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Thread: Third Axis

  1. #51
    shec6135 is correct however for the longer shots like 50 yards or greater leveling the bow will come in to play. also the third axis is great for those up and down hill shots.

    nuts&bolts well done could not have said it better

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  3. #52
    Join Date
    Sep 2006
    Wichita, KS
    I know, this is an old thread, but it's sticky-ed so I feel it's fair game. If one sets the first axis first and establishes that the sight body is plumb (as is the string/riser at draw); then set second axis with the scope bubble; can't the third axis simply be set with a machinist square with the bow at brace? It seems to me that IF the first axis is true and second axis is true, the third axis is simply such that the scope housing is normal to the sight bar. Am I missing something?

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  5. #53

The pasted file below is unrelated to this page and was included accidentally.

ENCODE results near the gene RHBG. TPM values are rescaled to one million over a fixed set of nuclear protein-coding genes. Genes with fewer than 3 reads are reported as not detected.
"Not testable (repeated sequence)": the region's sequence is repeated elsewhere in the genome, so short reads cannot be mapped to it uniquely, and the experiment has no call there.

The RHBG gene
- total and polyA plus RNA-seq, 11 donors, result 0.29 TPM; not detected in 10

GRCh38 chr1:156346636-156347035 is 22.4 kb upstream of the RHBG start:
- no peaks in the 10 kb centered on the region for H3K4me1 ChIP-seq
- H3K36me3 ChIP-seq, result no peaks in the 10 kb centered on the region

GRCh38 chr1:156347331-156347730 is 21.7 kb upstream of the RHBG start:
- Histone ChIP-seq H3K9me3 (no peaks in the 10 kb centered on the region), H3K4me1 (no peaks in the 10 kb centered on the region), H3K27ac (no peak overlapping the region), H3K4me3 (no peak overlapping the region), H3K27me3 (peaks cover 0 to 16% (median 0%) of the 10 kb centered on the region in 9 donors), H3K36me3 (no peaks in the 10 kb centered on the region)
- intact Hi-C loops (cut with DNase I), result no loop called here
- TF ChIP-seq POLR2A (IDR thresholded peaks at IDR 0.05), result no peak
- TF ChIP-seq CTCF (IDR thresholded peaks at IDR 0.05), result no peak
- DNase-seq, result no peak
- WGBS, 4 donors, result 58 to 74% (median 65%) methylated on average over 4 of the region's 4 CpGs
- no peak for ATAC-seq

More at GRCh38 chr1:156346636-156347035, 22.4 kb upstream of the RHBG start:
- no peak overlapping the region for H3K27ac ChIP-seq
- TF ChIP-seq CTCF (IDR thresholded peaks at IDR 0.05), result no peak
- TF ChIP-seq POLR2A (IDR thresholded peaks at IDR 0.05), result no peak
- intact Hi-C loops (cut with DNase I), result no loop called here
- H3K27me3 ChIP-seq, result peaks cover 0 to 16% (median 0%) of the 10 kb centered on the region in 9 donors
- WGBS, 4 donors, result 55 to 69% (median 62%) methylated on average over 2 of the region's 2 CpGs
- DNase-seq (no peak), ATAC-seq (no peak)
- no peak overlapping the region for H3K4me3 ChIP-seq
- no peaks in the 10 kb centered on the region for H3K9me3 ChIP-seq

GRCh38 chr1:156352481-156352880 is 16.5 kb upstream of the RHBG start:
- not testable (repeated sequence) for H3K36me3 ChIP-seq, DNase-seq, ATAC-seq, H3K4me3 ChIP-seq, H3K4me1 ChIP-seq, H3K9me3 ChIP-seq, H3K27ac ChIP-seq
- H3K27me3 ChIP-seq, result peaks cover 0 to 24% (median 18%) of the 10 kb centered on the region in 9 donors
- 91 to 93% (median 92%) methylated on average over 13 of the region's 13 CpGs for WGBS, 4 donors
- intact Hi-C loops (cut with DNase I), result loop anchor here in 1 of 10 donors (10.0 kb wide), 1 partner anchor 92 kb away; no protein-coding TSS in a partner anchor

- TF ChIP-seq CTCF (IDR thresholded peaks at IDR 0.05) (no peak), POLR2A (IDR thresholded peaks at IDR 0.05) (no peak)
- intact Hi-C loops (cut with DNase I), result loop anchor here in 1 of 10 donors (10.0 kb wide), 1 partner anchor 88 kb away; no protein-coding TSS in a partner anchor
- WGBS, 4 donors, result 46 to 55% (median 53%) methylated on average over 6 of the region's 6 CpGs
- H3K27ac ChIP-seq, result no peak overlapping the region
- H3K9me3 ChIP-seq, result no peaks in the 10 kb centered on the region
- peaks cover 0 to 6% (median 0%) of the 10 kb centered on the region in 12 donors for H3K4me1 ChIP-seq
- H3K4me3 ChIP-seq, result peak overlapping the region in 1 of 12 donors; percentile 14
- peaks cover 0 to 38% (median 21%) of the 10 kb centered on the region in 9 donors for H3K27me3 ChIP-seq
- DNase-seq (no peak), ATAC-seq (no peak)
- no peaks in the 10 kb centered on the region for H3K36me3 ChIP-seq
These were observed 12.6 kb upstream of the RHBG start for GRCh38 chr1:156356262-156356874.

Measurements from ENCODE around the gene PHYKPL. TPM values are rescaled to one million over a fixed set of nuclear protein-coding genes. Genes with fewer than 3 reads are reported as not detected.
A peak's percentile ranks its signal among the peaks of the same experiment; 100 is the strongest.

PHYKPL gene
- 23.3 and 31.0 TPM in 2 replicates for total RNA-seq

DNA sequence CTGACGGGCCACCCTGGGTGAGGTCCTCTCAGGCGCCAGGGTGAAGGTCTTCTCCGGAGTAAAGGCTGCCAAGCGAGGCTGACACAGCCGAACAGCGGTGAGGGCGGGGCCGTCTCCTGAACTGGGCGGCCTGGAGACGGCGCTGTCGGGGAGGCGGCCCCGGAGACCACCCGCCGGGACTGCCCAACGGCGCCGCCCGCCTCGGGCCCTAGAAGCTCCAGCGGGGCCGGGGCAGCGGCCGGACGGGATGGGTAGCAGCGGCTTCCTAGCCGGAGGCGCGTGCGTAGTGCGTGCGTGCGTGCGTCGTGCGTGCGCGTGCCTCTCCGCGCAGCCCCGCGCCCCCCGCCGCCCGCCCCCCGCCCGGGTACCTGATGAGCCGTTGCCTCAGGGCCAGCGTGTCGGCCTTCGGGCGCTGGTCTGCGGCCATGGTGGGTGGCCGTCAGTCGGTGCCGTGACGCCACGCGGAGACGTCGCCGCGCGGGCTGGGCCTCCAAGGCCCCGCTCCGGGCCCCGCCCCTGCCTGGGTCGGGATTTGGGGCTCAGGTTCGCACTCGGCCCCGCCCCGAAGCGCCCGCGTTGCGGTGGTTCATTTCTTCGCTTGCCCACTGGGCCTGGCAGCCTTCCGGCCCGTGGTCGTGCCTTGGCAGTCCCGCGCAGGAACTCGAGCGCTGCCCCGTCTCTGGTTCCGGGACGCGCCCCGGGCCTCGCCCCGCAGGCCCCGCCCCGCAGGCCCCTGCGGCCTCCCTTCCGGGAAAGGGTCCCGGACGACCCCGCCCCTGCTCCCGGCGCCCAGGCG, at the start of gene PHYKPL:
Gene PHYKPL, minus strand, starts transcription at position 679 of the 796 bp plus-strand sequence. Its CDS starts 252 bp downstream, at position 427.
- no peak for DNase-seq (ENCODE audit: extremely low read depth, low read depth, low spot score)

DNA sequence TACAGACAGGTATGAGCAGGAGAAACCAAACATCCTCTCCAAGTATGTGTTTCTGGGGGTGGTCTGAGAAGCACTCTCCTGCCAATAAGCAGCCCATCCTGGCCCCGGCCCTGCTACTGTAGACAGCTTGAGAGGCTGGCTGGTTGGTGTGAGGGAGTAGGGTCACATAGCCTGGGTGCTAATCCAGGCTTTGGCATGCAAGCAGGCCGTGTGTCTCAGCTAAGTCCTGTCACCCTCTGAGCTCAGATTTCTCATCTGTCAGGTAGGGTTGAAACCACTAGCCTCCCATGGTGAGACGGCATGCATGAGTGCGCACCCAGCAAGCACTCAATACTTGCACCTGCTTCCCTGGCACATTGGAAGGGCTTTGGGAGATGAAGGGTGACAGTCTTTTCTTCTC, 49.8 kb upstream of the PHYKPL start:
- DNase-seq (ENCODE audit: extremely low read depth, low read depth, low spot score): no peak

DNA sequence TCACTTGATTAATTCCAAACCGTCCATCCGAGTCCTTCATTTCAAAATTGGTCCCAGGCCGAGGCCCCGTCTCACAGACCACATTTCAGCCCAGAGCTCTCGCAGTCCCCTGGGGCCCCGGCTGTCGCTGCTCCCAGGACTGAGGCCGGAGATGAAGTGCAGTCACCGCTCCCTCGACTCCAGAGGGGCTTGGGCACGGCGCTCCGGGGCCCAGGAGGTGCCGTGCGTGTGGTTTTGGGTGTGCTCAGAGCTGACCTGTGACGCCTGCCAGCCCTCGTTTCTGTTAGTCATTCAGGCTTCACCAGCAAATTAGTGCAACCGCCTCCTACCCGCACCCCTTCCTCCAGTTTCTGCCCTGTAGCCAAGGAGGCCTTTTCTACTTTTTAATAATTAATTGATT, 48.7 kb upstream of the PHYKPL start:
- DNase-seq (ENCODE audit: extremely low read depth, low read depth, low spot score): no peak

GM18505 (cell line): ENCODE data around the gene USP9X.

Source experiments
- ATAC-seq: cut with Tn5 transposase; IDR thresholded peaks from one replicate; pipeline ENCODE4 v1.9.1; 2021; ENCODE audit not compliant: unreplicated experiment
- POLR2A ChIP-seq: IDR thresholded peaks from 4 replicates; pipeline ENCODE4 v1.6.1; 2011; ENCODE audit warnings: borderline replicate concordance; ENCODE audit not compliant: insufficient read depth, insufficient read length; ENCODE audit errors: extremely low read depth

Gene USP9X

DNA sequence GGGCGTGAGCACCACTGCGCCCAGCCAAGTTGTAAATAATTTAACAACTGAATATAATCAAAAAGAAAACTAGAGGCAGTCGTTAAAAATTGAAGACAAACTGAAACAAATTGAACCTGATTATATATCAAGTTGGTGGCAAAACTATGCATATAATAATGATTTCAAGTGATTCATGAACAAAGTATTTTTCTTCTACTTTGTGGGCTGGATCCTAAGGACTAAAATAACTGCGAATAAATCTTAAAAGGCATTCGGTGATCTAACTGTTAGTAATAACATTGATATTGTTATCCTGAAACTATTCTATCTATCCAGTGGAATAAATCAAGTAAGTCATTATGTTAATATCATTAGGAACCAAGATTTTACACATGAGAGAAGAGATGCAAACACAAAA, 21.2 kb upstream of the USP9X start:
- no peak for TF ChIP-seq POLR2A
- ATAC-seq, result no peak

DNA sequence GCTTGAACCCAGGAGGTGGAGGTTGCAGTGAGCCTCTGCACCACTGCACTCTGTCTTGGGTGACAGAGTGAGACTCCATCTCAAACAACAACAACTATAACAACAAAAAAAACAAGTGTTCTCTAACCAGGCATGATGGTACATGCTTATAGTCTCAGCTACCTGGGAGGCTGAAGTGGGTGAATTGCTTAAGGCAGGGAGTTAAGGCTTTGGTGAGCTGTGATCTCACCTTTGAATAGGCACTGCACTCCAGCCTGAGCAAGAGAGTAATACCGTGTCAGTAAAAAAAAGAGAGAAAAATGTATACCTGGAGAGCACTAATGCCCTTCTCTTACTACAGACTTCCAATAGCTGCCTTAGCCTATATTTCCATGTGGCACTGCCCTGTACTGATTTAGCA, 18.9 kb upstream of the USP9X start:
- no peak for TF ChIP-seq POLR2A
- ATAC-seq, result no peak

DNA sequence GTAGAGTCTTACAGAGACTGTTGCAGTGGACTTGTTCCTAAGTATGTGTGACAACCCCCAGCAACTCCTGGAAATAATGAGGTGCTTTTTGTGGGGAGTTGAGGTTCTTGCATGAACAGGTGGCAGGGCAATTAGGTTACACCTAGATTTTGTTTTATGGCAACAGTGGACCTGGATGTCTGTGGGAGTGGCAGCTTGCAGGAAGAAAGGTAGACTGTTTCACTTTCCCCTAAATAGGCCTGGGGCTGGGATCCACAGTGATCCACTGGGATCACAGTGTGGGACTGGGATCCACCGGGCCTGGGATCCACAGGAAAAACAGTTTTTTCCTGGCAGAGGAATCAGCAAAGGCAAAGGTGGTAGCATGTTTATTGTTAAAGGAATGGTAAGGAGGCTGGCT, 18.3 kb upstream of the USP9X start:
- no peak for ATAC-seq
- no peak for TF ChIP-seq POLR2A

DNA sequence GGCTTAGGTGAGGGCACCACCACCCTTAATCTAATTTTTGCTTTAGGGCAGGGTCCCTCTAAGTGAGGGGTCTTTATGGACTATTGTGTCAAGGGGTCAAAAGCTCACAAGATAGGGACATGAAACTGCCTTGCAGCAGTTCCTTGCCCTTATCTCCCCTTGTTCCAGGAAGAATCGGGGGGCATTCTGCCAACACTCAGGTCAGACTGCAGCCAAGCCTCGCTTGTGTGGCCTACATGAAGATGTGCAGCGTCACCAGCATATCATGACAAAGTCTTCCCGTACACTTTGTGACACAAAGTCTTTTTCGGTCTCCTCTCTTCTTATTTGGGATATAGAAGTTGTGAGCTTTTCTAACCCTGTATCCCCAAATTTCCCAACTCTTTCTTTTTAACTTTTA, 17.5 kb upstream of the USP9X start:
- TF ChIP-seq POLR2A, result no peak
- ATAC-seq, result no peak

Join Date
    Jan 2009
    Baton Rouge, Louisiana
    When you hold the bow at full draw the bows riser wants to twist some. How much is dependent on bow design, bow hand placement, the direction and hard you are pulling, etc. Could be a little, could be a lot. Shooting level you compensate for this by moving your sight pin left/right to adjust POI and your bubble stays level with the riser. When you are sighted in the more twist you have at full draw, the further your sight pin will be from the center of your arrow when you line up the arrow and the string looking from behind the bow. So if your bow is twisting when you are at full draw and your sight housing is 90 degrees to that, when you aim up/down your bubble will lie to you and cause you to cant the bow more and more the further away you get from horizontal to keep your bubble centered. This is because the sight is set 90 degrees to your bow riser which is now not pointing exactly at your target (that little twist). You have to adjust the angle of the sight housing to match the twist (if any) that occurs with your bow and shooting technique at full draw when you aim up or down.

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  7. #54
    Join Date
    Sep 2006